And finally, it fails to consider if extraneous factors, positive or negative, may impact the net zero by 2050 outcome (there are many of them, for example sunspots, climate cycles, and natural climate correction).
All that sure gives clarity and certainty.
Ian Morison, Forrest
Money from nothing
Your editorial "ACT govt under pressure to boost business aid" (canberratimes.com.au, October 1) states that "Mr Frydenberg's desire to wean the nation off the government teat is understandable given $291 billion has been spent on direct economic assistance since the pandemic began".
The editors of The Canberra Times would know however, or at least should know, that it is not taxpayers who are funding this money.
The $291 billion has been simply conjured into existence by the federal government out of thin air. And that is as it should be. There has been no evidence of runaway inflation over the last 18 months as a result. And there is no economic need for Frydenberg to stop these payments until we are well and truly over this pandemic.
But, I hear you complain, the federal government can't keep making these payments forever. A little knowledge of modern monetary theory tells us that the federal government could do so for as long as truly needed. Frydenberg does not need to "take his bat and ball and go home".
Terry Gibson, Kambah
Help the Afghans
As we hear of the bodies of executed people being publicly hung from cranes in Afghanistan and educated women and Hazara people hiding in fear for their lives I wonder about our obligations.
We told people that they should have equal rights to think and act as human beings like the rest of us.
As I would like to to believe that the pen is mightier than the sword I want to write to some of those Taliban men who assured the world that this contemporary Taliban would be different.
Let's find out who and where they are, how they receive communication and how we can begin some dialogues.
Of course I passionately agree that we should regularise the citizenship of all Afghans who are here and accept thousands more than Morrison has promised as refugees.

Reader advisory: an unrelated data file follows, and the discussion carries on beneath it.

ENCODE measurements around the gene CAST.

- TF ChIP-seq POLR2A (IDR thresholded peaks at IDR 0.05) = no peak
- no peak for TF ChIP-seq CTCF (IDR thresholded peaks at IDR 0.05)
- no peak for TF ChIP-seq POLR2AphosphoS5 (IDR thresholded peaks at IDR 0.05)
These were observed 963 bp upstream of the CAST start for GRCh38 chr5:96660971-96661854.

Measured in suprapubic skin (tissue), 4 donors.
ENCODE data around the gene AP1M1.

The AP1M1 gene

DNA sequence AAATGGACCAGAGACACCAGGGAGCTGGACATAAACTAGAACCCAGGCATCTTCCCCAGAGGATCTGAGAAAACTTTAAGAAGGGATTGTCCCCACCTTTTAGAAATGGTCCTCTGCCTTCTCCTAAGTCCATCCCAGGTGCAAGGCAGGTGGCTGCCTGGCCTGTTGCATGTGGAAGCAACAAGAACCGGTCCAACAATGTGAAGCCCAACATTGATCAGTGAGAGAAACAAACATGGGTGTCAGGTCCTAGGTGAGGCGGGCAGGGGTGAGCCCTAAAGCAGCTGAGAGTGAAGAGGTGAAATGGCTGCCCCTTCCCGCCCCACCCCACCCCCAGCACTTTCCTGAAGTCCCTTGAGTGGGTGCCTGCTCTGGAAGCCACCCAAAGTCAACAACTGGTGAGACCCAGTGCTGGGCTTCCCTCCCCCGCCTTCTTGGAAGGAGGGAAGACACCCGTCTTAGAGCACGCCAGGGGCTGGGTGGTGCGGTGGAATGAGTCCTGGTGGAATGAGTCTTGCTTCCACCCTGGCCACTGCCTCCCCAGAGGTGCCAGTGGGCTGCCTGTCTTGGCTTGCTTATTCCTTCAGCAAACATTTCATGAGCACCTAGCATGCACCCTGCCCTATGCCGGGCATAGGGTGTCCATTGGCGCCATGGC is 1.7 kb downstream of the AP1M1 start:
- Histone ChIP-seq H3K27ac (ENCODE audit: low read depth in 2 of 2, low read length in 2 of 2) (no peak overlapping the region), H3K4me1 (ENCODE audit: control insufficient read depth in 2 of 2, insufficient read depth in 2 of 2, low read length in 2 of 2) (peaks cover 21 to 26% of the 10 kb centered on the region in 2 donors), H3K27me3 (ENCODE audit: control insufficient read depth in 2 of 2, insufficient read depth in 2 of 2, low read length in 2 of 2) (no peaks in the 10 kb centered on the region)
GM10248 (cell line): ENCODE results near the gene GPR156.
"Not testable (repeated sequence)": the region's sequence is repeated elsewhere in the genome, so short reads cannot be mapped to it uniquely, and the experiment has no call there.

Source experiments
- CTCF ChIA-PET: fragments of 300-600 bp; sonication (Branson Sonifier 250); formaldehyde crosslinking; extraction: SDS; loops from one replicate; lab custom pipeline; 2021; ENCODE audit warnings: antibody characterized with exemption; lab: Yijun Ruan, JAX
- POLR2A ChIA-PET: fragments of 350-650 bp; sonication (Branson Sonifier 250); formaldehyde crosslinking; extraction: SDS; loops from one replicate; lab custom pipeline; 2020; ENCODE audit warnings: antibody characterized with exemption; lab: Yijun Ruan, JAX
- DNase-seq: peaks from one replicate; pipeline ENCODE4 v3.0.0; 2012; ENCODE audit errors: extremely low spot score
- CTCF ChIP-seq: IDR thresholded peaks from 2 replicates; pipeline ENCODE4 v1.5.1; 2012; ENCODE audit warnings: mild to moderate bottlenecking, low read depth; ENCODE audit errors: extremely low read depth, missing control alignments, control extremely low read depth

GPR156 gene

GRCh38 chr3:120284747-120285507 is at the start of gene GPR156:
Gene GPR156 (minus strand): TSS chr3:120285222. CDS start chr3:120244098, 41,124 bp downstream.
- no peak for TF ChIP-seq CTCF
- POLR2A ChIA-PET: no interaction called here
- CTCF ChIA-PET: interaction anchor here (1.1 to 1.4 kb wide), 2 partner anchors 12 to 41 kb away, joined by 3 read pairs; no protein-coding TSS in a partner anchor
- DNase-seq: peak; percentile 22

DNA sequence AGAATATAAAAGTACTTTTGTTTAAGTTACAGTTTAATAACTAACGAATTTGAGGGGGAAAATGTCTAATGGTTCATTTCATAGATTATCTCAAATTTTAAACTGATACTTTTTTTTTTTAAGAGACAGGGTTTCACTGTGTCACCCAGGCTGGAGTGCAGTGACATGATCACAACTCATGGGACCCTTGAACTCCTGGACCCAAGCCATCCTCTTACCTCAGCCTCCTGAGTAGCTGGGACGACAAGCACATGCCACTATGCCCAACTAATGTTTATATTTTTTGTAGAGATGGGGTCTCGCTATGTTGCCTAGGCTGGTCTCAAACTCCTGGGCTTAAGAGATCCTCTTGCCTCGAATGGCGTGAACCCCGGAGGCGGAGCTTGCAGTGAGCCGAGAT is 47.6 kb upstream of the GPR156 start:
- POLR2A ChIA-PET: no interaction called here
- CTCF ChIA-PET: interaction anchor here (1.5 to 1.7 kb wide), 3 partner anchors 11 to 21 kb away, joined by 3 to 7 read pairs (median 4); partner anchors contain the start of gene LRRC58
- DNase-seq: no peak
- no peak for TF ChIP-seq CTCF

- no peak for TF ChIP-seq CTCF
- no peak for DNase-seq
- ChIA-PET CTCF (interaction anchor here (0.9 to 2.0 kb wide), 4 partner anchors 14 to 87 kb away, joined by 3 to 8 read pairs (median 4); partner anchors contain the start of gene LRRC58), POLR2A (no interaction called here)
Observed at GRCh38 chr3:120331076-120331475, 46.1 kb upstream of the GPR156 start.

But, at the same time, we can't just leave the millions remaining in Afghanistan to their devastating state of oppression, after the promises our governments made to them.
Jill Sutton, Watson
Thirst for protection
In the UK more than 67 per cent are fully vaccinated. An additional 10 per cent are otherwise protected as they have already been infected with COVID-19.
That's getting very close to our 80 per cent goal. For the UK herd immunity is still a long way off with 33,500 new COVID-19 infections per day.
In Australia only 56.5 per cent are fully vaccinated. If you add 2.5 per cent for those who have been infected you get to 59 per cent now protected. Perhaps it's time to put the vaccine in the beer.
Howard Ubey, Kingston
TO THE POINT
I agree with Mokhles K Sidden (Letters, October 1) about the pettiness of attacking ScoMo over spending $1600 of taxpayer money on gifts for foreign leaders. May I suggest that next time four Cartier watches would be suitable?
Keith Hill, Clifton Beach, Qld
There is every possibility that Malcolm Turnbull, far and away Australia's most disappointing prime minister since John Gorton, will be our most interesting, entertaining, informative and relevant ex-prime minister ever ("Turnbull accuses PM of French double-cross over subs", September 30, p1).
P O'Keeffe, Hughes
NO TO WAR
The days of any Australian prime minister been given an open-ended authorisation to go to war are over, more so to any PM who dances in tune to American war drums. We should decide if we go to war, not some armchair soldier of a PM beguiled by the American war drums.
Richard Ryan, Summerland Point, NSW
John Sandilands (Letters, September 29) I suspect there would be very little room in "Shark One" for stranded Australians once you allow for ScoMo's entourage and the members of the media that routinely travel with him. If Dutton and Payne and their respective entourages came back with ScoMo it is possible space on the plane was at a premium.
Don Sephton, Greenway
WHAT A JOKER
Who knew Peter Dutton was a comedian? When asked about the states sticking to the opening timetable he said he expected the states to "keep the deal they made with the people". Would that be like the deal the Australian government made with the French for submarines?
Ross Hudson, Mt Martha, Vic
BRIDGET IS CORRECT
Bridget McKenzie hasn't seen climate policy and neither have we.
Jim Allen, Panorama, SA
CRUEL AND UNUSUAL
Re "Send Barnaby to Glasgow" (Catherine Moore, Letters October 4). Good gracious me, Catherine.
What is it exactly that you have against the good people of Glasgow?
Ken Maher, Ainslie
TO THE EGRESS
Barilaro's personal roadmap out of lockdown takes the Monaro Highway exit from Macquarie Street.
Allan Gibson, Cherrybrook, NSW
HOSPITALS, NOT TRAMS
What a hide Andrew Barr has ("ACT hospital crises looms without more funding: Barr", canberratimes.com.au, October 3) expecting the Commonwealth to cough up '"millions of dollars" for Canberra's hospitals, when he and Mr Rattenbury are willing to waste billions on a useless tramline to Woden.
M. Flint, co-ordinator,
Smart Canberra Transport, Canberra
WASTE NOT, WANT NOT
Perhaps if Andrew Barr hadn't wasted billions of dollars on the light rail project he wouldn't now be wanting money from the Commonwealth to bale out Canberra's hospitals.